When you introduce yourself as a member of the Holy Church of Roller Derby, there are several conclusions that most people seem to instantly jump to:

  • You’re a lesbian
  • The only thing you dress in is tattoos and fishnets
  • You have recently round house kicked someone in the head
  • You know how to party
  • Oh, also, you’re a lesbian

Derby is known for well-organized debauchery. Skater check in is at 5 PM, the bout is at 6 PM and getting crunk time is from 7:15 PM onward. Type RollerCon Black’n’Blue Ball into your search engine right now and you’ll see what is meant. The bumper sticker My Drinking Team has a Derby Problem, is a glib but not inaccurate representation of our culture. By and large, derby folk are a fun loving, hard partying bunch. It kind of goes hand in hand with willingly playing a game where people are deliberately trying to knock you over. So not drinking and winding up in the hotel swimming pool after hours, fully clothed and brandishing an In-N-Out burger bag like it’s a sack of gold, is not something that’s usually associated with our sport.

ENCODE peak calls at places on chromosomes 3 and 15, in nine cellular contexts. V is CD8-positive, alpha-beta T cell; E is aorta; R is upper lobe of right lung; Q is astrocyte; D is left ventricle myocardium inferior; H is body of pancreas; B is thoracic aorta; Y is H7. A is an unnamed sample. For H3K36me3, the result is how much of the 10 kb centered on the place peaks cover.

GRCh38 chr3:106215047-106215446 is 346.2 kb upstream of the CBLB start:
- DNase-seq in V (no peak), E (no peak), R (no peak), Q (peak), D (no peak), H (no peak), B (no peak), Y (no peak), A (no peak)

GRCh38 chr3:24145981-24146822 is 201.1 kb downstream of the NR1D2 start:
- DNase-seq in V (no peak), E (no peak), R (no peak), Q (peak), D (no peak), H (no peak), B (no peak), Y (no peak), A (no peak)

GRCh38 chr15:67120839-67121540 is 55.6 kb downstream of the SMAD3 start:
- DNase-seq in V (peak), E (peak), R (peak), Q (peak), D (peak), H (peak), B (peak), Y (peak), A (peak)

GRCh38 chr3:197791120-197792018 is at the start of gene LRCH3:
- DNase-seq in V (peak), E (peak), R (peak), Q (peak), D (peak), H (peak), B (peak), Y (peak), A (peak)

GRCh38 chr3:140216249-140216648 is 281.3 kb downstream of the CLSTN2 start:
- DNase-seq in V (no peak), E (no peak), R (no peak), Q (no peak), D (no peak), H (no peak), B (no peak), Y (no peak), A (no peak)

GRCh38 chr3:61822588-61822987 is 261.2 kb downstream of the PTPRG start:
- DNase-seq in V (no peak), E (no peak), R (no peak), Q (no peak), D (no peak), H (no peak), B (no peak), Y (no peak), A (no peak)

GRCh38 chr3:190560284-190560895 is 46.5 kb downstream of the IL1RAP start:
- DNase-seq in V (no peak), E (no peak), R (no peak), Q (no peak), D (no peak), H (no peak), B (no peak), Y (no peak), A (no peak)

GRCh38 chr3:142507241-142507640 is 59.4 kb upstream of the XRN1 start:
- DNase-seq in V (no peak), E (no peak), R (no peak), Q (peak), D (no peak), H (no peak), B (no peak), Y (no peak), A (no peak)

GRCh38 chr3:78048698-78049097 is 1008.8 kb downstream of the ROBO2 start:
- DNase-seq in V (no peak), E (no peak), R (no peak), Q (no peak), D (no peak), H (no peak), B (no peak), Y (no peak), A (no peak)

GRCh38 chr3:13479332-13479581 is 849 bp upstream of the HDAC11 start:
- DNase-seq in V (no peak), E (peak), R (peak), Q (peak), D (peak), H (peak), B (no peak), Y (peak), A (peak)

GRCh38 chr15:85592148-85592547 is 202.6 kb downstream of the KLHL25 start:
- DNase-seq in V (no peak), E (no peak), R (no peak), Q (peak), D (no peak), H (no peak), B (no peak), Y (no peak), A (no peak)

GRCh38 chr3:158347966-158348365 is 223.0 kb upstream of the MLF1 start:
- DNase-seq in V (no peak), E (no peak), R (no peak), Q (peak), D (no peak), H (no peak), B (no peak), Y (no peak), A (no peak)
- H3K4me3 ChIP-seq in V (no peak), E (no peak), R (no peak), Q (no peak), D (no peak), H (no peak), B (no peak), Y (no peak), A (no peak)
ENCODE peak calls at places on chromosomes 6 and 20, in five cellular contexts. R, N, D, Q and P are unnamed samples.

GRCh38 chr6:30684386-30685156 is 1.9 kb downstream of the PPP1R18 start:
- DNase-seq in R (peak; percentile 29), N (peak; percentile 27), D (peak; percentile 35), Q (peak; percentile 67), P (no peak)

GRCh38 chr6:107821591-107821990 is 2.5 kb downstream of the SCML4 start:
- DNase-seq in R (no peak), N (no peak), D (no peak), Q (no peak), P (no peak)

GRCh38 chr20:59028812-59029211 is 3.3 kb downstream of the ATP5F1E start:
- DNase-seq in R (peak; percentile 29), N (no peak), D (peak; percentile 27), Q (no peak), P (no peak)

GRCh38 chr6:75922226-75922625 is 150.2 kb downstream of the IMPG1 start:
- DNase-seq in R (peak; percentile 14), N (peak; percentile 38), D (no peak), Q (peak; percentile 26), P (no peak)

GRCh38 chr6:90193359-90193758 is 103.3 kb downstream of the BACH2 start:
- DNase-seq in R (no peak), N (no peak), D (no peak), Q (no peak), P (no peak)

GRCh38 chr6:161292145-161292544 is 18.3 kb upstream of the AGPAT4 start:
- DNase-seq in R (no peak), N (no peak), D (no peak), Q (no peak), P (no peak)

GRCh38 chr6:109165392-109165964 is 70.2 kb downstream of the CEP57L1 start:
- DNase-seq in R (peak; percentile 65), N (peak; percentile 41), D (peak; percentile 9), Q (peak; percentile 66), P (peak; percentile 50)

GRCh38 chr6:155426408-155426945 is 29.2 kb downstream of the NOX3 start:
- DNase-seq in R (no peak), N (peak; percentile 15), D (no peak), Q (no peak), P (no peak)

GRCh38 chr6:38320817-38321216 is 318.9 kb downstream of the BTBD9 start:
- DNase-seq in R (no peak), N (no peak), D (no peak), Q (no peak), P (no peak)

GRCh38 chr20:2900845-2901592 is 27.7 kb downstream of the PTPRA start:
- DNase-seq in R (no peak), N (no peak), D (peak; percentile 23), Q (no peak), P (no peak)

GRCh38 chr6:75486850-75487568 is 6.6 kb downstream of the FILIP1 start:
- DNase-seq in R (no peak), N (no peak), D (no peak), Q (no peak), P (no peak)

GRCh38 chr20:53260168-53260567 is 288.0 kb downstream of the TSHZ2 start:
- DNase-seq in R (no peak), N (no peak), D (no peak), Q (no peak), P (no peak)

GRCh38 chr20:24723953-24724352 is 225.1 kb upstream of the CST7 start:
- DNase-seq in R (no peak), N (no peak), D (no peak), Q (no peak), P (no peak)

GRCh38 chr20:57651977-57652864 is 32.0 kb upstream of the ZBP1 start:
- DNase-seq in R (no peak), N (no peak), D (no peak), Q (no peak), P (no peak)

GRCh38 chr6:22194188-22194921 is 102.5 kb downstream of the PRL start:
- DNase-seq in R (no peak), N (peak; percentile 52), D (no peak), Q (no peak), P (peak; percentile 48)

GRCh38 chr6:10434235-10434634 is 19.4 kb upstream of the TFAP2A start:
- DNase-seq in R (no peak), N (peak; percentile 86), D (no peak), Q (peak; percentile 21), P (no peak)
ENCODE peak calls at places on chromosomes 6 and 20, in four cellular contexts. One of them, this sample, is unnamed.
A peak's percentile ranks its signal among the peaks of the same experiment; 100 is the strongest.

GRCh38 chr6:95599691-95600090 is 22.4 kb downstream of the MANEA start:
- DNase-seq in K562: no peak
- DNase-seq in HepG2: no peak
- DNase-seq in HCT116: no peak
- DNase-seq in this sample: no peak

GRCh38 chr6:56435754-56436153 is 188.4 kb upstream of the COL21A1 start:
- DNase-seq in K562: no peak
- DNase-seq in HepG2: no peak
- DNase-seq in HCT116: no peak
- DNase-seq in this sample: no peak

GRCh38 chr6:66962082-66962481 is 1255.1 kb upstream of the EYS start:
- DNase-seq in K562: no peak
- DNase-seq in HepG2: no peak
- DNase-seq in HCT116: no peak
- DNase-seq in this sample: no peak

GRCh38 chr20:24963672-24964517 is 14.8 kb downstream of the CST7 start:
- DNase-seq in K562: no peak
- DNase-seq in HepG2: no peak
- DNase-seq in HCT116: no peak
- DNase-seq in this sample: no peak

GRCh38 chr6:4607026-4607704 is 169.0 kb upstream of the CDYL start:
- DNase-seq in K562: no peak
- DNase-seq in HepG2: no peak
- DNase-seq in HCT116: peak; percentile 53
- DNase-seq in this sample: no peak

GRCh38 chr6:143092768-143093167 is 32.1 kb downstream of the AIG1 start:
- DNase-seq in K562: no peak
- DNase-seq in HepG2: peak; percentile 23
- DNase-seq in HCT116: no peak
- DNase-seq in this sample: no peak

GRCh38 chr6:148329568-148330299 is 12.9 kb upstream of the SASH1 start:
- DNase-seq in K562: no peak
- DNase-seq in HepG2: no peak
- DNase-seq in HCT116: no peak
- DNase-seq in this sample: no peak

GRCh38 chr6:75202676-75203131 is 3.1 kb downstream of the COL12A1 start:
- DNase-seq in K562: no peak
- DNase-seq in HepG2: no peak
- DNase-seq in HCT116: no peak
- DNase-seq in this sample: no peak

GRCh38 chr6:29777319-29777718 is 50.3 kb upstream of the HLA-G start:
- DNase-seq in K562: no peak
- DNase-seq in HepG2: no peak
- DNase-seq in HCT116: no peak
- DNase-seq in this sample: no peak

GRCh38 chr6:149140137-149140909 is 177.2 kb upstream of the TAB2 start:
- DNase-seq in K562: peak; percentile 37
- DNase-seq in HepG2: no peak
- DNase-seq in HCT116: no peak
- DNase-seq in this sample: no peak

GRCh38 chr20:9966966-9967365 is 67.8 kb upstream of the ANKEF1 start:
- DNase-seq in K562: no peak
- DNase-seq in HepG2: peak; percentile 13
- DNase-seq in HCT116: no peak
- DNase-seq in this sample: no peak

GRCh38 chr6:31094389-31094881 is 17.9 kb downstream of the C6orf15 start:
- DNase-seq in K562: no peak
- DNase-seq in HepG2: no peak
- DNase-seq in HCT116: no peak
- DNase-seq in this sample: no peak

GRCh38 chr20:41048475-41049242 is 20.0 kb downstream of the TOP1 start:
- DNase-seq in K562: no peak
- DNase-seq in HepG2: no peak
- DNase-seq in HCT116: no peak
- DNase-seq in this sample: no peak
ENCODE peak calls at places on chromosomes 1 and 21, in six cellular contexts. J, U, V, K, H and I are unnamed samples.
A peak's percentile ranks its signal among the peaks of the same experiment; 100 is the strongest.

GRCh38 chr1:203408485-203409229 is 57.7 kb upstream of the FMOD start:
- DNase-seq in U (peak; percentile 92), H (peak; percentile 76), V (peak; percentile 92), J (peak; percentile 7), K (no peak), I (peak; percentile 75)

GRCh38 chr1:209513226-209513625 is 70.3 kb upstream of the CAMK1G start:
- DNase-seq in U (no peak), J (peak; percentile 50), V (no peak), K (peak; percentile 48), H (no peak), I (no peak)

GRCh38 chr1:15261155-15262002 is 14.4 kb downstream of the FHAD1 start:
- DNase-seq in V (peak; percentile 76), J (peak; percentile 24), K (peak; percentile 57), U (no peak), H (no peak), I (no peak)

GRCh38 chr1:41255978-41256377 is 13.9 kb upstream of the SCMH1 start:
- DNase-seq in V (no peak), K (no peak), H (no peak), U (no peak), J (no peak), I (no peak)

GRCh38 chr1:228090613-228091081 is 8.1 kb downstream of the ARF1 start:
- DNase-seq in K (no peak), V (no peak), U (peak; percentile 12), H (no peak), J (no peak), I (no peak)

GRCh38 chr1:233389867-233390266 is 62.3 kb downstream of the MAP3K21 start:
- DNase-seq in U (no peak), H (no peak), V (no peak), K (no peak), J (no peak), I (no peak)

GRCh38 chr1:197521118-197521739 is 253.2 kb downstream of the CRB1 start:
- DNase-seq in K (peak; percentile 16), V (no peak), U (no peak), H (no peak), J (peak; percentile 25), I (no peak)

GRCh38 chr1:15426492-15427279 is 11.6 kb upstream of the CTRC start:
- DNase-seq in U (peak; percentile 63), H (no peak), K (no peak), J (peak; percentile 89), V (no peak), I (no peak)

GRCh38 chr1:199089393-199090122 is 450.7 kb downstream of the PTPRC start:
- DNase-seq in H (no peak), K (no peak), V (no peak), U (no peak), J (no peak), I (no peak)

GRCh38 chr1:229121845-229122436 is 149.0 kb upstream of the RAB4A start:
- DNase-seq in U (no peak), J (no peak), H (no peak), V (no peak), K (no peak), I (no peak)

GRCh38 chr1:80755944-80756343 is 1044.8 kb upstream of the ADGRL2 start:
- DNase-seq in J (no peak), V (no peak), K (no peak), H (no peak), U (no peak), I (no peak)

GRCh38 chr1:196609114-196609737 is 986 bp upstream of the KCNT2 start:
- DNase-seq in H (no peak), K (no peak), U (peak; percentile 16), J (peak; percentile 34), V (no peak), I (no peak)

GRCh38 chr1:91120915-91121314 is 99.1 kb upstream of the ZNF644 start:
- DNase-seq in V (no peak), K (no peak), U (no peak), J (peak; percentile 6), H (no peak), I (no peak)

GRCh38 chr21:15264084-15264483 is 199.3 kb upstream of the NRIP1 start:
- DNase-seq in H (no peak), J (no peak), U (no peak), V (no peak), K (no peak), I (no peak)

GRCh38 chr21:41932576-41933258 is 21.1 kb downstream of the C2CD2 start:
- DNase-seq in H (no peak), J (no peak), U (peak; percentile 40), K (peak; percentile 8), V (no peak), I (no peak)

Derby is one of the most richly diversified sports in the world. It’s made up of men, women and Trans individuals of all varying kinds of sexual and gender orientations. It is semiprofessional, which means everyone has real people jobs to support their habit. Skaters are librarians, teachers, car dealers, paramedics, case managers, doctors, cooks, and waitresses. We are also, in some cases, alcoholics or drug addicts, either in recovery or not. In light of September being National Recovery month, RMRG would like to call recognition to this facet of the derby community. A few Rocky skaters who are living in recovery have chosen to share an account of their stories, what it was like before and how it is now, and how addiction and derby played roles in their lives. Animal (also our September Skater of the Month!) kicks us off: